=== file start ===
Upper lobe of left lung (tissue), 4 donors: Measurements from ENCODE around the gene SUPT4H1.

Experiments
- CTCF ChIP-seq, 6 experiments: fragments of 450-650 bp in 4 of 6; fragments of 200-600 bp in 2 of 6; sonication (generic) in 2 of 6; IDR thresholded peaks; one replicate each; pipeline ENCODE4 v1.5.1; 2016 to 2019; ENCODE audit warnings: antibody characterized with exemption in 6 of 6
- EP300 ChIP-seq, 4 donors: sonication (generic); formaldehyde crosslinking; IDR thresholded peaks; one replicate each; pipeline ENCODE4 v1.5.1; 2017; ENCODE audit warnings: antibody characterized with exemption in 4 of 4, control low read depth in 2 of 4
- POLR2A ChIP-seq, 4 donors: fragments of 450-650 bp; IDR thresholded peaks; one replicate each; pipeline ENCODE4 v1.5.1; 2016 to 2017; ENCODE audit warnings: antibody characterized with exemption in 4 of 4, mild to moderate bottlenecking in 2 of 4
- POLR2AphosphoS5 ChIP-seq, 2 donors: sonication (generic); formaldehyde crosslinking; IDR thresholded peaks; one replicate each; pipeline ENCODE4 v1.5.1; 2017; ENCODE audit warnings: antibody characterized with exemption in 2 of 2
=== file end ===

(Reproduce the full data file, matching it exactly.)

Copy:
Upper lobe of left lung (tissue), 4 donors: Measurements from ENCODE around the gene SUPT4H1.

Experiments
- CTCF ChIP-seq, 6 experiments: fragments of 450-650 bp in 4 of 6; fragments of 200-600 bp in 2 of 6; sonication (generic) in 2 of 6; IDR thresholded peaks; one replicate each; pipeline ENCODE4 v1.5.1; 2016 to 2019; ENCODE audit warnings: antibody characterized with exemption in 6 of 6
- EP300 ChIP-seq, 4 donors: sonication (generic); formaldehyde crosslinking; IDR thresholded peaks; one replicate each; pipeline ENCODE4 v1.5.1; 2017; ENCODE audit warnings: antibody characterized with exemption in 4 of 4, control low read depth in 2 of 4
- POLR2A ChIP-seq, 4 donors: fragments of 450-650 bp; IDR thresholded peaks; one replicate each; pipeline ENCODE4 v1.5.1; 2016 to 2017; ENCODE audit warnings: antibody characterized with exemption in 4 of 4, mild to moderate bottlenecking in 2 of 4
- POLR2AphosphoS5 ChIP-seq, 2 donors: sonication (generic); formaldehyde crosslinking; IDR thresholded peaks; one replicate each; pipeline ENCODE4 v1.5.1; 2017; ENCODE audit warnings: antibody characterized with exemption in 2 of 2